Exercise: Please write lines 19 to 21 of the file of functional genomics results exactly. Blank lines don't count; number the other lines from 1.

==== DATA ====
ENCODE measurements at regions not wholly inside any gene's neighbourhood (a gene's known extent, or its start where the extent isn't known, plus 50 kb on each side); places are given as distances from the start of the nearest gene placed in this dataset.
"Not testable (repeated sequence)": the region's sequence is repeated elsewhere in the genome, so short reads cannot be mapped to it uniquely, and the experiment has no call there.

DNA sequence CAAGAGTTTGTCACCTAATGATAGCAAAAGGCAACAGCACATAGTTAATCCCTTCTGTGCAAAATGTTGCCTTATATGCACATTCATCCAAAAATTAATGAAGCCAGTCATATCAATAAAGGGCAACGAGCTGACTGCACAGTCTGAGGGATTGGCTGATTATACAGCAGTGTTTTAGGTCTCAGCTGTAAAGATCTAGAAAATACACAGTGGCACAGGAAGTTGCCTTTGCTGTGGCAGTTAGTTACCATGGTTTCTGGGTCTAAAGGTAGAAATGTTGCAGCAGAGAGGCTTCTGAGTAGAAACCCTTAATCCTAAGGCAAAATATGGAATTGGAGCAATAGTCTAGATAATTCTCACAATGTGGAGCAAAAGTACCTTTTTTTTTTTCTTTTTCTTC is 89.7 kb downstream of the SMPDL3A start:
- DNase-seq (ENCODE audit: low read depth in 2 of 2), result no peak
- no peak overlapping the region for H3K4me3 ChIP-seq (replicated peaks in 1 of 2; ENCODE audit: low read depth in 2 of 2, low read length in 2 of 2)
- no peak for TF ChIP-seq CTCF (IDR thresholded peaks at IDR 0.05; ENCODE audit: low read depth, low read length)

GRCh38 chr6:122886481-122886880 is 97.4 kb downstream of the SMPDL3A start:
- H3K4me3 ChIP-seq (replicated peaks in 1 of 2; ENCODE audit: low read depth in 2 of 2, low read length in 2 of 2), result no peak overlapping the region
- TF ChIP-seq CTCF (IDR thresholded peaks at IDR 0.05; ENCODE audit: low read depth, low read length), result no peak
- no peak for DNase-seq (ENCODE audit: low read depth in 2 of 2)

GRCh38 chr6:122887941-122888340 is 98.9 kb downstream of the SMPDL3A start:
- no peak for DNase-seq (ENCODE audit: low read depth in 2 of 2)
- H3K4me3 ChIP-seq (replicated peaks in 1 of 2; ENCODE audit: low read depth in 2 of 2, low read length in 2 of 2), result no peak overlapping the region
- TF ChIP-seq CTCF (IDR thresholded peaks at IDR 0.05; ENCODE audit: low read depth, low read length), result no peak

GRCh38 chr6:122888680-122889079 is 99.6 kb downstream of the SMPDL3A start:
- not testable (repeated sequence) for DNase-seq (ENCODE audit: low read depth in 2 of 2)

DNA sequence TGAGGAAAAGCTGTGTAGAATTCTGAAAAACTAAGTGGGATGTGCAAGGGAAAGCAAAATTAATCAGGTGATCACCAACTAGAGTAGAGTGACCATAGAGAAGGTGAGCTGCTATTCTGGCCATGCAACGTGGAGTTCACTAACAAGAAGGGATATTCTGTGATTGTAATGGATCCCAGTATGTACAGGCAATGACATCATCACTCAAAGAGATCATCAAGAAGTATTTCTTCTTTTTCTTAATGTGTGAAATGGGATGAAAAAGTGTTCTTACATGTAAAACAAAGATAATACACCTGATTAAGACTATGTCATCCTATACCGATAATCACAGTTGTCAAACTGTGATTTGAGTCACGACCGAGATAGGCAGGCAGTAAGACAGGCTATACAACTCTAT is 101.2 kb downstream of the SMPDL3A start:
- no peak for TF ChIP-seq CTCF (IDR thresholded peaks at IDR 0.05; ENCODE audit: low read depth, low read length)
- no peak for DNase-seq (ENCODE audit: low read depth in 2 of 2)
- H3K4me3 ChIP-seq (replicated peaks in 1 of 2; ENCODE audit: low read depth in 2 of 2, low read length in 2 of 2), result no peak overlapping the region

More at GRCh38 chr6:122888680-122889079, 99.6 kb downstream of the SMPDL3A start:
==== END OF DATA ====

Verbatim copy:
- no peak for DNase-seq (ENCODE audit: low read depth in 2 of 2)
- H3K4me3 ChIP-seq (replicated peaks in 1 of 2; ENCODE audit: low read depth in 2 of 2, low read length in 2 of 2), result no peak overlapping the region

More at GRCh38 chr6:122888680-122889079, 99.6 kb downstream of the SMPDL3A start: